Should I buy an inexpensive or expensive OBD2 scanner?

It depends on your needs. A basic inexpensive code reader is fine for DIY use to read and clear generic check engine codes. For advanced diagnostics, live data, and manufacturer-specific OEM codes, an expensive professional-grade scanner would be better.

What features make a digital multimeter useful for diagnostics?

Key DMM features include voltage, current, and resistance measurements, continuity testing, diode testing, signal measurement, and accuracy. These capabilities let you check electrical circuits critical for diagnosing problems.

When would I need a compression tester?

Check compression when an engine has a misfire, lacks power, burns oil, starts hard, or has high mileage. Compression testing can detect leaks, bad rings, burnt valves, and other internal mechanical issues.

Why is a timing light important?

A timing light lets you visually inspect cam/crank timing marks while the engine is running. This is necessary to check for timing chain slack, jumped timing, and issues with variable valve timing components.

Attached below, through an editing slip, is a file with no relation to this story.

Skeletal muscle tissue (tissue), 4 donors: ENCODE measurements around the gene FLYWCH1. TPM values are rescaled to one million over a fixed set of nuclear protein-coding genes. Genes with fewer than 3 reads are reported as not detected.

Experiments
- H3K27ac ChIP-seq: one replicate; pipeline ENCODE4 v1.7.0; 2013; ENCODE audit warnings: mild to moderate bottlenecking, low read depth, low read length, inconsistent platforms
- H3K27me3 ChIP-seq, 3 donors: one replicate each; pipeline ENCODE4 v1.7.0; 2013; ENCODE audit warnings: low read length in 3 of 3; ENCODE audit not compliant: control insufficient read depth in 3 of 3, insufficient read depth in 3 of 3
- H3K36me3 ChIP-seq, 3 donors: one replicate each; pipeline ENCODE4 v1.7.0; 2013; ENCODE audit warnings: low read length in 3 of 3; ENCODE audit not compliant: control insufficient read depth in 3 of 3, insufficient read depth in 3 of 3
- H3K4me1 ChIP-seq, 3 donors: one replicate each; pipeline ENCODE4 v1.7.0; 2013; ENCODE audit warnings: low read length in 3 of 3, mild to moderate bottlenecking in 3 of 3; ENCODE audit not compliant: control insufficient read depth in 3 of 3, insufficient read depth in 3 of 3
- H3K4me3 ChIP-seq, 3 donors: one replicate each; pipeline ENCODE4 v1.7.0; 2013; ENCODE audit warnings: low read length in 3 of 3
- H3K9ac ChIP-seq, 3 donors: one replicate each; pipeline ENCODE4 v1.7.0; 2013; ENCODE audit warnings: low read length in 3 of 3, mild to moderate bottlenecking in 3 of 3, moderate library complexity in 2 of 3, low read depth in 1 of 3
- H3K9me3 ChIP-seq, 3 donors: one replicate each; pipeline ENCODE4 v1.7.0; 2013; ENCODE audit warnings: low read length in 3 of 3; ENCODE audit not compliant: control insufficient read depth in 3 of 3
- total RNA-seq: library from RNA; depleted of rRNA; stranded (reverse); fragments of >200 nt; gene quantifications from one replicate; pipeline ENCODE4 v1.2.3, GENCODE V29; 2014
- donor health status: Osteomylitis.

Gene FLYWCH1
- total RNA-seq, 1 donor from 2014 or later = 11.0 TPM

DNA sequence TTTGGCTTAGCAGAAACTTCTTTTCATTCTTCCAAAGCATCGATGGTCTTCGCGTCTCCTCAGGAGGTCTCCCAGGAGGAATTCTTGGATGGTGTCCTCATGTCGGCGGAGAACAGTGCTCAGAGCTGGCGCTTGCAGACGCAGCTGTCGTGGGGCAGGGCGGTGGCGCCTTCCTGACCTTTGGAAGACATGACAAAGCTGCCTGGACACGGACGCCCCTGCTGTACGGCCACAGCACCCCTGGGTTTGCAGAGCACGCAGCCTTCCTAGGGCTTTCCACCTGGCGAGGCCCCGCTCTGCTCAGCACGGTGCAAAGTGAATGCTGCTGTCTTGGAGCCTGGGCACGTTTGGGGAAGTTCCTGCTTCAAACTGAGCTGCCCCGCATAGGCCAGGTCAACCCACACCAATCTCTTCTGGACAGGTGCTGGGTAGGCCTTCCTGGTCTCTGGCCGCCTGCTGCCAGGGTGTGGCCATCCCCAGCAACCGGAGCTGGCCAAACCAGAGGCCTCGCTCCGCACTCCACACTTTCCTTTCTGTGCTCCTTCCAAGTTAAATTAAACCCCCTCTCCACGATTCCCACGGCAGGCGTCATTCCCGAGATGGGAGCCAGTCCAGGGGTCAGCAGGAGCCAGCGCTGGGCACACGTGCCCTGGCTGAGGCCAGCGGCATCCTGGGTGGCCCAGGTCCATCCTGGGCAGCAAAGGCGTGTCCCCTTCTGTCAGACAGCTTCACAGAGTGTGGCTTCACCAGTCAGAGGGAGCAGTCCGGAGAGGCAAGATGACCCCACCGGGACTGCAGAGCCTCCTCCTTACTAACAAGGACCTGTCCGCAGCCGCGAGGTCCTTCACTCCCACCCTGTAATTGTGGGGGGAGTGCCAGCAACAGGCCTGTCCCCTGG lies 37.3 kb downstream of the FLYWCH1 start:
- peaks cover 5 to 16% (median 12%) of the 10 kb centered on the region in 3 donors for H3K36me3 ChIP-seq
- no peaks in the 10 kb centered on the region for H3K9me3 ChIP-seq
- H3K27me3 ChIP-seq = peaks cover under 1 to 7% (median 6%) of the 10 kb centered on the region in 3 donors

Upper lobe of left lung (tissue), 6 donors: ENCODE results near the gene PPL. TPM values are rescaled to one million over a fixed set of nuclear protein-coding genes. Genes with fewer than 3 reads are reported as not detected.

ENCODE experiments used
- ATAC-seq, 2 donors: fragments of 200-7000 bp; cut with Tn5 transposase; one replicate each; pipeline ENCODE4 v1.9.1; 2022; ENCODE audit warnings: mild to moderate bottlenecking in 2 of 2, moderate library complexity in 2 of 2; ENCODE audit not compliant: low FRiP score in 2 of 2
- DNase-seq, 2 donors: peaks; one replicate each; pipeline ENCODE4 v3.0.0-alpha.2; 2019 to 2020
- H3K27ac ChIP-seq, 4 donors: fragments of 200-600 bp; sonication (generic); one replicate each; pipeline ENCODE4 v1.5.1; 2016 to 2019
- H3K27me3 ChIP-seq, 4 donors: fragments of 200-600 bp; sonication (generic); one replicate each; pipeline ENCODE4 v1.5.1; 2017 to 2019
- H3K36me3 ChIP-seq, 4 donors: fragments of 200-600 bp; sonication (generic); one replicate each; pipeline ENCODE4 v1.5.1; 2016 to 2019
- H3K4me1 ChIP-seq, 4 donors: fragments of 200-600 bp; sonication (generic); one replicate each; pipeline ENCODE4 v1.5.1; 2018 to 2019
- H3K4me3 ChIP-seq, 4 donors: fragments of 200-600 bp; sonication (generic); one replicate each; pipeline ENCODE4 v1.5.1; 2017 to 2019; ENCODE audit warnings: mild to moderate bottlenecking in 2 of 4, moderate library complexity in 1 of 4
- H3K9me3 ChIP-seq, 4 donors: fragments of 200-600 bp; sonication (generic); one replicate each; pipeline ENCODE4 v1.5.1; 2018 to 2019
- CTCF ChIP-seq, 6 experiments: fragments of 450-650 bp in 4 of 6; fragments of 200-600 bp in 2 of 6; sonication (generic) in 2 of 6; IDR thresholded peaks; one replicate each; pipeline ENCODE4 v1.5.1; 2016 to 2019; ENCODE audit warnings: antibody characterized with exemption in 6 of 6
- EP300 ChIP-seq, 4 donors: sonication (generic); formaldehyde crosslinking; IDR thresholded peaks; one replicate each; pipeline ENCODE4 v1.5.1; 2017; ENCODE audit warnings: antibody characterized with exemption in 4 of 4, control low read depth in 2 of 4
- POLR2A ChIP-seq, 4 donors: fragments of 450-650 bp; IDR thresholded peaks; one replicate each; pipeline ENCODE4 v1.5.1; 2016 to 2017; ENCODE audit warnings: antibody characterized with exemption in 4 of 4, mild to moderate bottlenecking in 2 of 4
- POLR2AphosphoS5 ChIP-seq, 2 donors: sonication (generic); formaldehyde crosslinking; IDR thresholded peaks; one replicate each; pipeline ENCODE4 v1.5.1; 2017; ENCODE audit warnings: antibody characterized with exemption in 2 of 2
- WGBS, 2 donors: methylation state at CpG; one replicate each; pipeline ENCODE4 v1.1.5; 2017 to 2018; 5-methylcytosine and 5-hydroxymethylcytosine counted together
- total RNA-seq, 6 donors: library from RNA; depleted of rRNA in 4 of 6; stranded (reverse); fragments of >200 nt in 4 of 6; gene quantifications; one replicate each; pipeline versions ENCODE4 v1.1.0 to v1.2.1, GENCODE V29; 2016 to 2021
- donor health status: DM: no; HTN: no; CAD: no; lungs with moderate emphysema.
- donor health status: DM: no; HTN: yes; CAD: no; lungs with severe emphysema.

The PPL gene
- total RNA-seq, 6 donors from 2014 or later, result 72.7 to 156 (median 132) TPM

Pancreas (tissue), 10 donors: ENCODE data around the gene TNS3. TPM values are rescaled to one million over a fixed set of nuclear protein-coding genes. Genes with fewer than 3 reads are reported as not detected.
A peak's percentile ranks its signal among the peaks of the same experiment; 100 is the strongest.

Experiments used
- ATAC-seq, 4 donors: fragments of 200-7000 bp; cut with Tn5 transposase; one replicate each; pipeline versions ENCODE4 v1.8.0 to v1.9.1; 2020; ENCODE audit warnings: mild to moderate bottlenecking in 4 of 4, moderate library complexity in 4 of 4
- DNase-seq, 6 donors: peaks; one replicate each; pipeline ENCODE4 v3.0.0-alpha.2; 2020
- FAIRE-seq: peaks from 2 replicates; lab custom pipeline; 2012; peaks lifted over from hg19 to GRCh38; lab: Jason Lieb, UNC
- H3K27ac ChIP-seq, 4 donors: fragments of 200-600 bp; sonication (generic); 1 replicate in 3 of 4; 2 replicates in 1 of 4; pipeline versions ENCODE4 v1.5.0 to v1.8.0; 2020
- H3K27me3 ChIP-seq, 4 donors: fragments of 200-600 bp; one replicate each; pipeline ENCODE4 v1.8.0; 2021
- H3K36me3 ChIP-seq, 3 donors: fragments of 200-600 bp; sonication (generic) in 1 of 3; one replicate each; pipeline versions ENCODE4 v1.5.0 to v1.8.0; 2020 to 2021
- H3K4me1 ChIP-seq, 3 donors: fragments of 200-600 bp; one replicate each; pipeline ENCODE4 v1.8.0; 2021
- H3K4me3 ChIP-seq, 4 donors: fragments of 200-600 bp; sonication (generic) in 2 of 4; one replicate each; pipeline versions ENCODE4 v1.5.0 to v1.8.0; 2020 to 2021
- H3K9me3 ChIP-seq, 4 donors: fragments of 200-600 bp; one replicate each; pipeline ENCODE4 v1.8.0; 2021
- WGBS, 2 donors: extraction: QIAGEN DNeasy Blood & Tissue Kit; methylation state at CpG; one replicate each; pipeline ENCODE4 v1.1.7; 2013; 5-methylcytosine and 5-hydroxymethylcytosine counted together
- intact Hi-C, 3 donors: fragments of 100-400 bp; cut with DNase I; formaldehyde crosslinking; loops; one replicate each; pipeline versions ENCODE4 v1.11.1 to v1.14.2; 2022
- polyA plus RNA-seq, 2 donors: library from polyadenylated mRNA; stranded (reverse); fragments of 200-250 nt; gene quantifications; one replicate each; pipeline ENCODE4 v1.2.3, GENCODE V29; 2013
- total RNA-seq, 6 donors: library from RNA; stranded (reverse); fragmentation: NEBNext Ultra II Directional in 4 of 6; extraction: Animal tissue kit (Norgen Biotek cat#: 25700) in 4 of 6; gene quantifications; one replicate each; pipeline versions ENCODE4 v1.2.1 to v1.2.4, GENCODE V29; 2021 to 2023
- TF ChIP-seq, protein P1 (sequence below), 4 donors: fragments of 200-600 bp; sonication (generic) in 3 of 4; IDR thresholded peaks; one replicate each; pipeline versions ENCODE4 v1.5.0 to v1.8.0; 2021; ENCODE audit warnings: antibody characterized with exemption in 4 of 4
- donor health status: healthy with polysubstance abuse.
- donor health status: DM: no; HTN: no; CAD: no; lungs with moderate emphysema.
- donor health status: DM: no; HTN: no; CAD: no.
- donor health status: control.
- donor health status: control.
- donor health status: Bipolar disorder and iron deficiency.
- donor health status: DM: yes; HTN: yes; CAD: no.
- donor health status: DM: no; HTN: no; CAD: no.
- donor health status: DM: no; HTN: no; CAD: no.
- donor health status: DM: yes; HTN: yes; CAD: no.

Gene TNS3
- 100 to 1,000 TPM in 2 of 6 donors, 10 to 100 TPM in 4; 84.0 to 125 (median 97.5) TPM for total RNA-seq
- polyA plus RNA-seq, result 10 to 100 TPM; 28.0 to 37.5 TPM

How does a borescope camera allow you to see inside the engine?

A borescope uses a thin flexible cable with a camera on the end. It can be inserted through any small opening to look inside the engine. This allows you to visually inspect cylinders, valves, pistons, and other internal components.


Diagnosing modern engine issues requires having the right tools for the job. While a basic socket set is still essential, new problems require advanced diagnostic capabilities. With the technology built into vehicles today, it’s impossible to troubleshoot effectively without scanners and testers.

We’ve covered the 5 most important engine diagnostic tools that should be in every DIYer’s toolbox. Start with essentials like an OBD2 scanner and multimeter. Then add tools like compression testers, timing lights, and borescopes as your needs and skills grow. Diagnostic equipment is an investment, but it pays for itself many times over by empowering you to keep your vehicles running right.

Remember to build up your diagnostic knowledge alongside your toolkit. Learn how to use OBD2 scanners to their full potential. Practice testing components like alternators, starters, sensors, and circuits with a multimeter. Study up on compression and timing specifications. And get the knack of maneuvering a borescope camera inside tight spaces. Developing your skills will ensure you get the most out of any tool.

With this guide, you now have an overview of the top 5 picks for engine diagnostic equipment. The right tools combined with your mechanical know-how will have you tracking down and fixing issues like a pro. Drivers no longer have to simply guess at what could be wrong with their check engine light on. Arm yourself with the power to diagnose and resolve engine problems quickly and with confidence.